October 9, 1899
A solitary point is the result of the work of the Liverpool teams, and this falls to the lot of Everton. Whether we deserve the credit of one point for Saturday afternoon’s work is doubtful, for Preston played a more winning game than Everton. Just now we are thankful for small mercies, and one point is – at any rate – something to being on with.
Neither club have anything to boast of, but Everton are gaining ground, and that is something. You see, the position we are in does not allow much scone for bragging, despite the fact that the public roll up in a regular way, and there is not much satisfaction in doing so.
At Anfield there was the usual crowd who were disappointed with the result, and they had occasion to be, as the general run of the game was different to the actual result. The Liverpool men shaped better than they have done previously, and yet failed to find the net. They had numerous chances but made poor use of them, and good play in open counted nothing at all.
Against Derby they experienced some back luck, or their opponents had all the good that was knocking about, and surely, average will be struck before long. Seven matches played, seven lost, four goals for, and fifteen against is not Liverpool’s last season’s form.
And when we come to compare last season’s form we are apt to seek for an explanation of the falling off, but there is none to offer. A centre forward is difficult to get, I admit, but George Allan was not the great success expected of him last season, and the young ‘uns Liverpool had got were supposed to make him play all the time.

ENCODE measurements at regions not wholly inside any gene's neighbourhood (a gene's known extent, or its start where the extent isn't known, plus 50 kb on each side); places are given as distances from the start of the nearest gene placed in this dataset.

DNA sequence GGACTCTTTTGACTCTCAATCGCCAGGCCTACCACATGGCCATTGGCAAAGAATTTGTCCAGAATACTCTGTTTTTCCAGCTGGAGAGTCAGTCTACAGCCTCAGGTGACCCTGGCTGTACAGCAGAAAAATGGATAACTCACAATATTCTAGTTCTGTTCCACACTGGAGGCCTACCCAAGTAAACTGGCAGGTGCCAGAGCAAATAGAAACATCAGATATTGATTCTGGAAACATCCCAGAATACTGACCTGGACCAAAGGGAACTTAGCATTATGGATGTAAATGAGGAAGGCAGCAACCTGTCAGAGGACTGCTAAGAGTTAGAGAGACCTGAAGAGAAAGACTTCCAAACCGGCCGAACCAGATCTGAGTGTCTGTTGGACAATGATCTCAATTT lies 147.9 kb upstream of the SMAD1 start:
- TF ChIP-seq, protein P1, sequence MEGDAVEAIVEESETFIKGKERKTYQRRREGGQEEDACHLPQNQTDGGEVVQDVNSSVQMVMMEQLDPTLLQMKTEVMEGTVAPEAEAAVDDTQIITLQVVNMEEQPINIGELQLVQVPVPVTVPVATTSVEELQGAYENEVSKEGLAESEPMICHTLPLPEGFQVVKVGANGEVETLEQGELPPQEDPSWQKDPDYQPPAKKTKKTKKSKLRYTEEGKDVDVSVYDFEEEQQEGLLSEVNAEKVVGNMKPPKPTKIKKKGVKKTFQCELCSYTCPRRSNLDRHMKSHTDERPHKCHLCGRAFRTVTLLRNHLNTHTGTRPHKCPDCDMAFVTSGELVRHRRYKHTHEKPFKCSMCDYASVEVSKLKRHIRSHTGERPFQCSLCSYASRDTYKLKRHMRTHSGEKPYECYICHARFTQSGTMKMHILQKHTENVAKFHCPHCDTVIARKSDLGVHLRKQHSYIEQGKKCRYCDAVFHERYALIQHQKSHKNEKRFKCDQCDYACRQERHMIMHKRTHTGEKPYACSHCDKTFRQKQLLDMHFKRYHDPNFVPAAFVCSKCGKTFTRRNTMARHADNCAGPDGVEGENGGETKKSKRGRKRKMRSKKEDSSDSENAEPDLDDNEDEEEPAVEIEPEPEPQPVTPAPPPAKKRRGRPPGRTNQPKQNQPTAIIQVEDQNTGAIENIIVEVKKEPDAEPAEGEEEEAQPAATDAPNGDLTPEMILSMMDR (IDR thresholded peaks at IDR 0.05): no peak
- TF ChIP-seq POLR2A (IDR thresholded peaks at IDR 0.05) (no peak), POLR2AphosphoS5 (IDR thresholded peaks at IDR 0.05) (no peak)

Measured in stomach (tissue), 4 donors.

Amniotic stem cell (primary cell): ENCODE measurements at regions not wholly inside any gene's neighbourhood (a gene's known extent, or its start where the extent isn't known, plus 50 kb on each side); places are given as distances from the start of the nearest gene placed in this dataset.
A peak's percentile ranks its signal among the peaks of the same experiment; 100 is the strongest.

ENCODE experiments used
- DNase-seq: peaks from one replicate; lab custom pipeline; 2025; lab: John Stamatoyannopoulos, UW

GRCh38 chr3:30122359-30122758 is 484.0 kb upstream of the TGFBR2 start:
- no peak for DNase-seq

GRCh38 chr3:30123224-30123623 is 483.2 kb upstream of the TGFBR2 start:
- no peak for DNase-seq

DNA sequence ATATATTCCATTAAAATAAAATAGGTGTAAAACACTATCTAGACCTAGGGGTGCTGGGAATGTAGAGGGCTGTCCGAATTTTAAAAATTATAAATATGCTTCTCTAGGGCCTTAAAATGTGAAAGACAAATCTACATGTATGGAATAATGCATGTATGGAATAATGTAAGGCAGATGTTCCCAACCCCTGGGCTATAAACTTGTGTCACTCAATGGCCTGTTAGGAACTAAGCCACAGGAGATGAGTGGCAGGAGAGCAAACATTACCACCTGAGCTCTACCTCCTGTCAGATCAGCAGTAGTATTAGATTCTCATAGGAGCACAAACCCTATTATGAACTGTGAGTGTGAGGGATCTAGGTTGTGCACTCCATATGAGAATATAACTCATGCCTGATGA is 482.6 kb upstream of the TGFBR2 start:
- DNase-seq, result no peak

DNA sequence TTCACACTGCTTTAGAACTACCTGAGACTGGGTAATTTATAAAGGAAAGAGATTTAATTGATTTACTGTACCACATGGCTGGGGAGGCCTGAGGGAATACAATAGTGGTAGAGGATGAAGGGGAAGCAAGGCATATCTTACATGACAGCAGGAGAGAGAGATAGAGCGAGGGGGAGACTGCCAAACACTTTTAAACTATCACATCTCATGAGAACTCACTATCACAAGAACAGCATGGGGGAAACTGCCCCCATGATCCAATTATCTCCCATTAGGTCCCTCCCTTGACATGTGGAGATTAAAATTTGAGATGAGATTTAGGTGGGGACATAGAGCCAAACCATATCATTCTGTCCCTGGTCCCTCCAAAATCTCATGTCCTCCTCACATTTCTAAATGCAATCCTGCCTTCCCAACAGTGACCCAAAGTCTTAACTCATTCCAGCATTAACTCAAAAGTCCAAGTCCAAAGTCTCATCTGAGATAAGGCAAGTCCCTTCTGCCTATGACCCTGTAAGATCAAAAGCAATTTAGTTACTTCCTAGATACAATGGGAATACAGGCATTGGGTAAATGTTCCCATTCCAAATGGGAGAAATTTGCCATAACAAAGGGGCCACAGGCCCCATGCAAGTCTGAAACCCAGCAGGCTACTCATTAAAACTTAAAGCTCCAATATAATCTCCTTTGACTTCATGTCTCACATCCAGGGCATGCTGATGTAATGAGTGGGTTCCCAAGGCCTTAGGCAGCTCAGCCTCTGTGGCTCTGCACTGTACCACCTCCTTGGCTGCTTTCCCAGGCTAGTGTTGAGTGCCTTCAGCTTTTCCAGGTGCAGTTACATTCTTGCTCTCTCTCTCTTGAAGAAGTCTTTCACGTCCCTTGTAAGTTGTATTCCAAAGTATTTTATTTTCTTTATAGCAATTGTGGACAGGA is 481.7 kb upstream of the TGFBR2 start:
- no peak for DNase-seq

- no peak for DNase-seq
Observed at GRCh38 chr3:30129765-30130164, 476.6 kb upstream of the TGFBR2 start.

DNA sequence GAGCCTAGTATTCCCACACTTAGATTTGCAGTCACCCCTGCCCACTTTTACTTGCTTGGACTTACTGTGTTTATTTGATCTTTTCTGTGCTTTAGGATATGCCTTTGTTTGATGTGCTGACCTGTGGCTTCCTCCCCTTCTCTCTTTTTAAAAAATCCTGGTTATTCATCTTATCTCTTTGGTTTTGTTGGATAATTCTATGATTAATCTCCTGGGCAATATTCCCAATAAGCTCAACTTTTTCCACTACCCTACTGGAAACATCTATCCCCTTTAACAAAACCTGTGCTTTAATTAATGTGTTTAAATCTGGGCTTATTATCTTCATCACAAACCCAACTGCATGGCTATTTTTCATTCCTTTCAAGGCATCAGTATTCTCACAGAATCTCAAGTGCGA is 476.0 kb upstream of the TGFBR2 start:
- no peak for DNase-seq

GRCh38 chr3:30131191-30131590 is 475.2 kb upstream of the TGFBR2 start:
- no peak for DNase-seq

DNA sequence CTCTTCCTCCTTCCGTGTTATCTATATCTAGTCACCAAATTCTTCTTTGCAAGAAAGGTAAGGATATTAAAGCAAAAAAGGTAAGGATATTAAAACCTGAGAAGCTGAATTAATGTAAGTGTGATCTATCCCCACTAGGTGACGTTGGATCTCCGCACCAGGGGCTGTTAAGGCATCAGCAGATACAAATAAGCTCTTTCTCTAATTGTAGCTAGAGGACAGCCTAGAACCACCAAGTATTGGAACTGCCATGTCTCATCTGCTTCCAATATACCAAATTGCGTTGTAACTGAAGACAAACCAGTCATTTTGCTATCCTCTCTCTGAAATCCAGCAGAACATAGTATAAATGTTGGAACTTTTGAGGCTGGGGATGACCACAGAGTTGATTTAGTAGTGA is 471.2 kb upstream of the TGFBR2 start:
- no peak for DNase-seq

Even had he been fit, I have only seen Peter Kyle play once, and on that occasion he was on the losing side, but played as well as any of them, and I cannot understand this shuffling of the half-backs to fill the vacancy I admit the persons in charge of the affairs of the club have had a more extended trial, and may have good reason for changing with the half-backs, but I cannot see where the benefit comes in.
The position of the club is becoming serious, and if the reserves are “frosts,” then the club must go through the mill again or get a better lot. A better lot! Here we have a team that was acknowledged on all hands good enough for anything, and one that was second in the League, and had not the best of luck for runners up of the English Cup. Yet with two exceptions the same team have – well, words fail to express one’s thoughts.
(Source: Athletic News: October 9, 1899)